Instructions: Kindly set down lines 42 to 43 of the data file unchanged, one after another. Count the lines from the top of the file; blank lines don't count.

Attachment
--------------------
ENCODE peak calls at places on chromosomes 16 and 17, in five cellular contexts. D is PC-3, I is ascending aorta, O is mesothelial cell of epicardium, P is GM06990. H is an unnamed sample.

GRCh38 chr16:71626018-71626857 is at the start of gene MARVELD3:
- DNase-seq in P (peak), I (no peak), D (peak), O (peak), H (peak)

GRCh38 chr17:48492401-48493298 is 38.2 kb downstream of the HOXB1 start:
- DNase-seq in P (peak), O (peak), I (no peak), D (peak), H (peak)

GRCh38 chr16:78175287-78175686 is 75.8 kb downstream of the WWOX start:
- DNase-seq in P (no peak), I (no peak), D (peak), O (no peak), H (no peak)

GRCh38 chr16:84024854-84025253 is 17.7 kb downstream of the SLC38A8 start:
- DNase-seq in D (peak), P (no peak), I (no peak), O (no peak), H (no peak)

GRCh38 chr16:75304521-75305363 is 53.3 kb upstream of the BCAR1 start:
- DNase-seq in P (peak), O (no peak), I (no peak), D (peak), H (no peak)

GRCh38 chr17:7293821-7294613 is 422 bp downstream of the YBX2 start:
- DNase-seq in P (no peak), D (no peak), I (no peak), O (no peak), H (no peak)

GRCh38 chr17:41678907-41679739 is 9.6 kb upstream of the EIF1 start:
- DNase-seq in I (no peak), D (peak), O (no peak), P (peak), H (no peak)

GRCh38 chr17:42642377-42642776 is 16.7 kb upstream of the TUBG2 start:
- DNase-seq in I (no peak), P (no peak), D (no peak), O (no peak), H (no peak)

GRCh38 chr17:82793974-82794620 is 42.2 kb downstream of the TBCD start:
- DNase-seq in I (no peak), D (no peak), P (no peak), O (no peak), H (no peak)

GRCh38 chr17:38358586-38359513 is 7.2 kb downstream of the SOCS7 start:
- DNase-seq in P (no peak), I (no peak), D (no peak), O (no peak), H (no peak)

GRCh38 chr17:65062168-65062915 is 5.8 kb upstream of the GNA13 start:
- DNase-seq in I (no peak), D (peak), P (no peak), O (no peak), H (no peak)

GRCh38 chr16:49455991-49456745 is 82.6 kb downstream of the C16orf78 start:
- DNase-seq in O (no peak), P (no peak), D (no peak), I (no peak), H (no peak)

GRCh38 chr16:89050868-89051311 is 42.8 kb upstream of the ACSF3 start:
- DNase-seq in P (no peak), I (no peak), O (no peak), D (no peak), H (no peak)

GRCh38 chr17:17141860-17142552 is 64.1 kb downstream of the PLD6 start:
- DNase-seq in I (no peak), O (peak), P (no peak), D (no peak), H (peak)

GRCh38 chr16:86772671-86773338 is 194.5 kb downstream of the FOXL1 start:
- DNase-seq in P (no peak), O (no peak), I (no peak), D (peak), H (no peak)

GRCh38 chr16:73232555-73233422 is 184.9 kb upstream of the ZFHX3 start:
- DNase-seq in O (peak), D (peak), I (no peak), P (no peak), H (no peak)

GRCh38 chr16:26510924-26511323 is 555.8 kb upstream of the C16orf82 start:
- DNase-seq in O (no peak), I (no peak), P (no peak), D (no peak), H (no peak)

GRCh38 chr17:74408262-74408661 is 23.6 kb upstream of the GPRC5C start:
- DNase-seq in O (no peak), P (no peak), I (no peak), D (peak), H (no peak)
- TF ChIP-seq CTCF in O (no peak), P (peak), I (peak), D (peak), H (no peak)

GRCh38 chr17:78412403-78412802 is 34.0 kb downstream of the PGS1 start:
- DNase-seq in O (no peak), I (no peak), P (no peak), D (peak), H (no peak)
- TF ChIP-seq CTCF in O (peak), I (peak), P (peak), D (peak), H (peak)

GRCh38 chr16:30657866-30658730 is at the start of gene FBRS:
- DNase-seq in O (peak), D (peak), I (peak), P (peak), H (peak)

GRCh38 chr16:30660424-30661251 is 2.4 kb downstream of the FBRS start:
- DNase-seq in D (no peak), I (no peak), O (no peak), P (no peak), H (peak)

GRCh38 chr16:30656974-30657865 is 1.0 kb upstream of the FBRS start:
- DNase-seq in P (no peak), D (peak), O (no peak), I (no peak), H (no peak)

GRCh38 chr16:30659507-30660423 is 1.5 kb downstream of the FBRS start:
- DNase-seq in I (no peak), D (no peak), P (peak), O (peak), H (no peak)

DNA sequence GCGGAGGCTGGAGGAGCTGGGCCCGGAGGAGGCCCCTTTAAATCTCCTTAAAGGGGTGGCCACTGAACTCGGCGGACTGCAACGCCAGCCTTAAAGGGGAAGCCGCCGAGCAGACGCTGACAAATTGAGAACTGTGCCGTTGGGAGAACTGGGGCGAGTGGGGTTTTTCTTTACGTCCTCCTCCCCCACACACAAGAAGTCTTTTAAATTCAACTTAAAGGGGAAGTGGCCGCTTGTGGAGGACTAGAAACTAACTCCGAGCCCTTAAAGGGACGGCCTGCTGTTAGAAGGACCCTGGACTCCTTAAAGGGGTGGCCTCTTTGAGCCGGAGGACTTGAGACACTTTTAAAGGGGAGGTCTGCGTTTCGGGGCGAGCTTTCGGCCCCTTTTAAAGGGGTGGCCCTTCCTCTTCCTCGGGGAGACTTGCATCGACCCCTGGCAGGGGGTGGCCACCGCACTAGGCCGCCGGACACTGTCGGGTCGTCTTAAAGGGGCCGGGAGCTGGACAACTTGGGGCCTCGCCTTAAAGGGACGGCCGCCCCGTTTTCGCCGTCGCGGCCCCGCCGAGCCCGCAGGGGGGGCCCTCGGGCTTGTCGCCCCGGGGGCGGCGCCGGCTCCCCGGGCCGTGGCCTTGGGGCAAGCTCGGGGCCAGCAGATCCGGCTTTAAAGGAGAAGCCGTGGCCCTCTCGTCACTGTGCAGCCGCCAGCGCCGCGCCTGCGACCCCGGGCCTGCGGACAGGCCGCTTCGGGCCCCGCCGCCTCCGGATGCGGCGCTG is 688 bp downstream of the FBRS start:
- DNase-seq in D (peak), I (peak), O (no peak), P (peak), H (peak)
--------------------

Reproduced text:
GRCh38 chr16:30657866-30658730 is at the start of gene FBRS:
- DNase-seq in O (peak), D (peak), I (peak), P (peak), H (peak)